Saturday, December 26, 2015

Christmas Lives by Imagination

Christmas is an afterthought. But what an afterthought it is!

Maybe it seems crude to say that Advent and Christmas are afterthoughts in the Gospel story—especially to say it this late, with Advent eclipsed by Christmas and as we now count the days from Christmas to Epiphany. But, perhaps pointing out this overlooked reality at this moment may heighten the celebration.

I learned this in Biblical literature studies: only Luke and Matthew write birth narratives and the earliest church did not attach great significance to details of Jesus’ birth. Only in the second century did the church begin to magnify and adorn the birth of Jesus.

Even the little the Gospels tell us of Jesus’ birth is divergent. Luke and Matthew tell two different stories about the birth of Jesus. Luke follows Mary’s lineage; Matthew follow’s Joseph’s. In Luke, an angel appears to Mary; in Matthew, an angel speaks to Joseph. In Luke, shepherds bear witness to the child’s birth; in Matthew, Magi come to Bethlehem to see the child.

Regarding the birth of Jesus, his initial followers missed all that Christians a generation later meticulously tried to reconstruct, document and infuse with meaning. This is not to say that they manufactured the story, but that they relied on passed-along stories (oral tradition is a great and historically important tradition—one largely lost in the West today).

Only long after Jesus’ crucifixion, after resurrection witness, and after Pentecost, amid the dispersion of Christians across the Roman world did the idea of calendaring Jesus’ birth emerge as important in the hearts and minds of the faithful.

Eventually, Christians co-opted a holiday already significant to various “pagan” cultures and baptized it as Christmas. It doesn’t sound very holy, but that’s pretty much how it happened.

However, after a date is fixed, the idea of Jesus’ birth begins to flourish. It doesn’t take long for the imaginations of practitioners, theologians, and musicians to begin to magnify and multiply meaning. One generation adds garnish to the last. Across cultures, stories deepen, traditions broaden, liturgies blossom. The original stories are magnified and morph through riffs that ripple and refract across millennia.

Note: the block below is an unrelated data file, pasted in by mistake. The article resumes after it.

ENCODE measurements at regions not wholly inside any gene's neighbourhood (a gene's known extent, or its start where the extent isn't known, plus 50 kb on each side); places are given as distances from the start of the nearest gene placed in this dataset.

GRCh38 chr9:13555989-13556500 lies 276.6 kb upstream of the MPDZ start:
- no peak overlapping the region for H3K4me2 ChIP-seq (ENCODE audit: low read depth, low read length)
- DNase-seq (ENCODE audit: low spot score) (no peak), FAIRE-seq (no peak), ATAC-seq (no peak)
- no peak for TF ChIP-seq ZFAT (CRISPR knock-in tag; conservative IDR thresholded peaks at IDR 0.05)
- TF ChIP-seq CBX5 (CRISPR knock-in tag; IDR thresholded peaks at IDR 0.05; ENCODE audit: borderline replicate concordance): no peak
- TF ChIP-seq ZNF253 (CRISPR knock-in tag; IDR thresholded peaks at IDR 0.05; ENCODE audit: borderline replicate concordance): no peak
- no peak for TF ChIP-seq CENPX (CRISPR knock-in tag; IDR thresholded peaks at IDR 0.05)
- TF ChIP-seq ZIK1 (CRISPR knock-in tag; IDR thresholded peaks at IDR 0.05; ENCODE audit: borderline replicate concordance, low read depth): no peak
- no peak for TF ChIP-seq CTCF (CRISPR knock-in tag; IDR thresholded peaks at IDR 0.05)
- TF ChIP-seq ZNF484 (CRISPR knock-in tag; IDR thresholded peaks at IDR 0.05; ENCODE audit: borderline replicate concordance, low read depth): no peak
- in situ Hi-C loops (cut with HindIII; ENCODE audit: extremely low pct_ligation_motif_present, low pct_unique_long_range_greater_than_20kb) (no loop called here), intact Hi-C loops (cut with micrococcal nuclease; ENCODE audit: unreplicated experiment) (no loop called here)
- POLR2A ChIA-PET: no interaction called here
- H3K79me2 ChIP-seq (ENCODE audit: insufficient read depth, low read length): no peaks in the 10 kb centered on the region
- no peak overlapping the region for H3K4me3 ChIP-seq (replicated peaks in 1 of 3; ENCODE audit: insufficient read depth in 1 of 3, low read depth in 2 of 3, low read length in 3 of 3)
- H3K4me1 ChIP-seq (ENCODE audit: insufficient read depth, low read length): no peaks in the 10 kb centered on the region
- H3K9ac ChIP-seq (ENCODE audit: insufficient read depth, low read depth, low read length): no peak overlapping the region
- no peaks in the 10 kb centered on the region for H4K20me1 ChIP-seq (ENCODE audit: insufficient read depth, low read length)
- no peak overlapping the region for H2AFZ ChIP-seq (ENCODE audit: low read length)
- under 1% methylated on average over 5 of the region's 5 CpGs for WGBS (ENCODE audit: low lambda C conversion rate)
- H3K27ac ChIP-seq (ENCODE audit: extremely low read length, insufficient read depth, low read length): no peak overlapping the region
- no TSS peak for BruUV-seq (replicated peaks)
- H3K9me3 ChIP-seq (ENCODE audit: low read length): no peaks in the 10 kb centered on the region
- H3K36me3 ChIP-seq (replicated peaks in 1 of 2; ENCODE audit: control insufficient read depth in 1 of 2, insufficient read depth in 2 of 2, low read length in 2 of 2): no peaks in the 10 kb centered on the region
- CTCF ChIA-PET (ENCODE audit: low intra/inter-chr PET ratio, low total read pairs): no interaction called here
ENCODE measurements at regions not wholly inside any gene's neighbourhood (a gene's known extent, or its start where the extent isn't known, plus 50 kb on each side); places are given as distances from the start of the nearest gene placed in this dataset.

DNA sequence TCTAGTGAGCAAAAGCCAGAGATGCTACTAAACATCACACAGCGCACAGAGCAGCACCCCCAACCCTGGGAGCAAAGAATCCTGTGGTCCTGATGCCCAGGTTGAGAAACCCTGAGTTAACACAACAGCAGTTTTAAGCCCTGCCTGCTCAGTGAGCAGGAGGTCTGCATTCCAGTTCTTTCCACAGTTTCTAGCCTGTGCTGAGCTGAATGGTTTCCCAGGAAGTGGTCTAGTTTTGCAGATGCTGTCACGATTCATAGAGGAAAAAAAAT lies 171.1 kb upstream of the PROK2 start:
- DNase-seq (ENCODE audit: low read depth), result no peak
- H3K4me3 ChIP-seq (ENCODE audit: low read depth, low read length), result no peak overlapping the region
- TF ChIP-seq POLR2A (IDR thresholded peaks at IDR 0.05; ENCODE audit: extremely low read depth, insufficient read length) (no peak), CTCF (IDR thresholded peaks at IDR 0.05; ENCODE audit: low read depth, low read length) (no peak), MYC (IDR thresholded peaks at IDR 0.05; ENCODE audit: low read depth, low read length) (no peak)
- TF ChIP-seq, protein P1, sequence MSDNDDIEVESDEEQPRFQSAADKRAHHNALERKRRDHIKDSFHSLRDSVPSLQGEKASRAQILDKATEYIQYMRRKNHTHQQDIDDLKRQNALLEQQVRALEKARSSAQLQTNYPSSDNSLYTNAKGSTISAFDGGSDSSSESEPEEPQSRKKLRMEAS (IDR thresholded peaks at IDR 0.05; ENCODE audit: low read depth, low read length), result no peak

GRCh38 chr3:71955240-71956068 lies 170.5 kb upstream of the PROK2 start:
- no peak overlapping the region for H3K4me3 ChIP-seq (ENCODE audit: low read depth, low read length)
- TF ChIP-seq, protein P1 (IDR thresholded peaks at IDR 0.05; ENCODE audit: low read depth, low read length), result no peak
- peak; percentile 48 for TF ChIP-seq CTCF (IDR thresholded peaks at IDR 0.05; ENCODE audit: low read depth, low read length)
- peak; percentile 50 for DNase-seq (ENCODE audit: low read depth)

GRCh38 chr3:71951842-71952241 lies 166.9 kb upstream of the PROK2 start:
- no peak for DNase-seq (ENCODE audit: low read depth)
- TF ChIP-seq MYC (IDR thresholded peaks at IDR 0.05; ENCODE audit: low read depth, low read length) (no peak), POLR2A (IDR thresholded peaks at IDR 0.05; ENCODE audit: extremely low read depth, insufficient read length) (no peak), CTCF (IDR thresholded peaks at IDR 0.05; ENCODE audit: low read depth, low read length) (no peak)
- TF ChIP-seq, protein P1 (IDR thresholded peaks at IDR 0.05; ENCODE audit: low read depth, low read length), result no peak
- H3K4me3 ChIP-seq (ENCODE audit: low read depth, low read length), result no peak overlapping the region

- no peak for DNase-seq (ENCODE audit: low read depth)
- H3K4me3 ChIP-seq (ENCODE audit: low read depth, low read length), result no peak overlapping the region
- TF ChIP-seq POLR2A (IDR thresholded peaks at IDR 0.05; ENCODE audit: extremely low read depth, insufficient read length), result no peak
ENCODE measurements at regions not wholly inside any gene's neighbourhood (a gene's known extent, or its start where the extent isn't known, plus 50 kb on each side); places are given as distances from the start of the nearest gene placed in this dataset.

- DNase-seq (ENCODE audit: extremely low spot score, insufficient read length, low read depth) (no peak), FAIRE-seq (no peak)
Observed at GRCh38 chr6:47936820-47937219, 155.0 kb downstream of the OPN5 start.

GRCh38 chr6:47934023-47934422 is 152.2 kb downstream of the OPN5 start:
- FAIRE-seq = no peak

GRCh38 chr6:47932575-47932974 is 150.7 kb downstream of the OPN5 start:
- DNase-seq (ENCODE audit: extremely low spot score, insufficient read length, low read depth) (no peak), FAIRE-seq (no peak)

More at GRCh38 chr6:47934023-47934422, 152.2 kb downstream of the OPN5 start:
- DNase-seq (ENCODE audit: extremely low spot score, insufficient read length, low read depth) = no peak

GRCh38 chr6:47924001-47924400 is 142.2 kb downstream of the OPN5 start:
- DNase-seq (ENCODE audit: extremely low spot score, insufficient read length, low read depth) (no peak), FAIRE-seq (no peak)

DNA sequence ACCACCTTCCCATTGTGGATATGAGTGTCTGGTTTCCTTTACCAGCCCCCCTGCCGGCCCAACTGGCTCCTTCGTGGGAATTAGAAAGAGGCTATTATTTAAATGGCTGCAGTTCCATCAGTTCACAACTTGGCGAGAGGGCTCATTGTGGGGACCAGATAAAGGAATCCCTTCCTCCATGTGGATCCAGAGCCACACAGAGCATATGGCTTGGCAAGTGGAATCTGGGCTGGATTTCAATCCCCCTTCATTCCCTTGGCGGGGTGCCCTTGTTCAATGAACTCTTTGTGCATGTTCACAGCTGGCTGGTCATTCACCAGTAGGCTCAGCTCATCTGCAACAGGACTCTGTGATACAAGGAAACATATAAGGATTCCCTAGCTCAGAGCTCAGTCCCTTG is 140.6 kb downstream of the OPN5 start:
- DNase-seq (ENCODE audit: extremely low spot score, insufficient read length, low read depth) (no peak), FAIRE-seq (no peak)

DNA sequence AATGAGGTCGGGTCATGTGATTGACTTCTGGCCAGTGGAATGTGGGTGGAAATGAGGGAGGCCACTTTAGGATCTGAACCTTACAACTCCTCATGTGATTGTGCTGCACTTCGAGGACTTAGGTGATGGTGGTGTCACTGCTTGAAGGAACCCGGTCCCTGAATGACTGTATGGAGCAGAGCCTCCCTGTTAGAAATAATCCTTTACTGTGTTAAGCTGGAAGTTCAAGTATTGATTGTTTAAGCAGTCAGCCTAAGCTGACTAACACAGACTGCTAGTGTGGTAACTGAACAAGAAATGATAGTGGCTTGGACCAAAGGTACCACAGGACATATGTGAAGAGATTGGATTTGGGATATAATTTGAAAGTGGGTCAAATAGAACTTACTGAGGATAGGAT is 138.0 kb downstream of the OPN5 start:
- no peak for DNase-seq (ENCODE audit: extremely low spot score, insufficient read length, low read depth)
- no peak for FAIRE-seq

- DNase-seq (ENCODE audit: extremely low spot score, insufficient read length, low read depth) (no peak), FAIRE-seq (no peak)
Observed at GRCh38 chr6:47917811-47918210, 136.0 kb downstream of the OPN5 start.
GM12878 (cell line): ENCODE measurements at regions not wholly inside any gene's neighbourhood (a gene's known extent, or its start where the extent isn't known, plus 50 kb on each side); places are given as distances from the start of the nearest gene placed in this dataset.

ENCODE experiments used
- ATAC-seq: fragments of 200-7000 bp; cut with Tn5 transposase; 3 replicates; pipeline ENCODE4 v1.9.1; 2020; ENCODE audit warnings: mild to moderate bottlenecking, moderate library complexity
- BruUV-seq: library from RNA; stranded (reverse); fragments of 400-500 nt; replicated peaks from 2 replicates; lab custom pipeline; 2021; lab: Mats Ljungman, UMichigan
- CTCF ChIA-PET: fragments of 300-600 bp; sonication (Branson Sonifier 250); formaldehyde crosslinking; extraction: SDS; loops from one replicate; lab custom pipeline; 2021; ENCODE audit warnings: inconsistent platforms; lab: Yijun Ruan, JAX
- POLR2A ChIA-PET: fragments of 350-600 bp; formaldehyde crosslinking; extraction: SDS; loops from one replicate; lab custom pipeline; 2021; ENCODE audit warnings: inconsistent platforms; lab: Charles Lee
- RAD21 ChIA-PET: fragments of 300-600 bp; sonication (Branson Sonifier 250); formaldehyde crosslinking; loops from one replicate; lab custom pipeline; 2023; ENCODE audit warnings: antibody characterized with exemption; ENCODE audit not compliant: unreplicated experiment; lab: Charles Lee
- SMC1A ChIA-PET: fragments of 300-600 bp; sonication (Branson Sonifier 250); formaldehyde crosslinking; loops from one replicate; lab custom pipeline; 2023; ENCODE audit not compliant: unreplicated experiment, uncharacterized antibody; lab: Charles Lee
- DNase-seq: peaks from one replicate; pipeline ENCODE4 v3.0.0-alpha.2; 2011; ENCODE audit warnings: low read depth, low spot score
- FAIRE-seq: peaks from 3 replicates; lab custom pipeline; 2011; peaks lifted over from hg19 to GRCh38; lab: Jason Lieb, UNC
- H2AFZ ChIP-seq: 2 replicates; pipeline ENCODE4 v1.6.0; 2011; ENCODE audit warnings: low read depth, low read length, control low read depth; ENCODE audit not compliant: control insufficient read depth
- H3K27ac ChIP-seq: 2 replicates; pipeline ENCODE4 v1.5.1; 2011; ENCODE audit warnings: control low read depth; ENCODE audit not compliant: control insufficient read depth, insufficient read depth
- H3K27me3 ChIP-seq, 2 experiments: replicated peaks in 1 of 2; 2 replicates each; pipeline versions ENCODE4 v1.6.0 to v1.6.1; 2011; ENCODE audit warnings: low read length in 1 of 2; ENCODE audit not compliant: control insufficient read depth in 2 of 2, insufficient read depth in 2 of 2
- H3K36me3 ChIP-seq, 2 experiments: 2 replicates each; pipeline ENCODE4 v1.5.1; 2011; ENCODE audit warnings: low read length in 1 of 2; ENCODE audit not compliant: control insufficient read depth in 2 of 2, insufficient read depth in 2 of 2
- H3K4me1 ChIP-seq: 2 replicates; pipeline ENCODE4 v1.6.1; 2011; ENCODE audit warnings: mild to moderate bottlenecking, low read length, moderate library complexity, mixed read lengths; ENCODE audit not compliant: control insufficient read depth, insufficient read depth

Beyond the church and over time, people have adorned Christmas with explosive imagination. Imagination has given us what is now too much to take in and process in any singularly coherent framework. With only a fraction of Biblical or theologically correct touchstones, Christmas images dazzle, stories morph, traditions multiply, music pours forth. The genie is out of the bottle and no one can contain or control it. Like it or not, Christmas influence is pervasive and continuously extending.

In light of this uncontainable, irreducible reality, I laugh at those who ardently try to convince us that someone is trying to steal Christmas—to drain it of meaning. Hogwash. No one, even if they tried, could curtail the Christmas imagination.

So, however Christmas imagination has come to you—whatever its shape, whatever its feel, whatever its experiences, whatever its traditions—dare to enter into them as fully as possible. Hey, why not contribute a bit of your own imagination to the mix? It is only those who fail to imagine a little who miss the spirit and trajectory of what this season promises.

Have a merry Christmas!

John Franklin Hay
Indianapolis, Indiana, USA

Monday, December 14, 2015

Seven Relational Wonders

These wonders are not distant and rare, but near and necessary for life transformation

I’ve seen a few of the natural and human-made wonders of the world—and long to see more. I’ve witnessed the magnificence of the Taj Mahal. But I have yet to gaze up upon the sky-filling wonder of Aurora Borealis.

Seeing the Seven Wonders of the World requires costly travel, putting many of them out of reach for most of us. To see the Northern Lights, I will plan to travel far north. Even then, it will be a momentary experience that may soon fade from the realm of wonder to the list of “been there, done that.”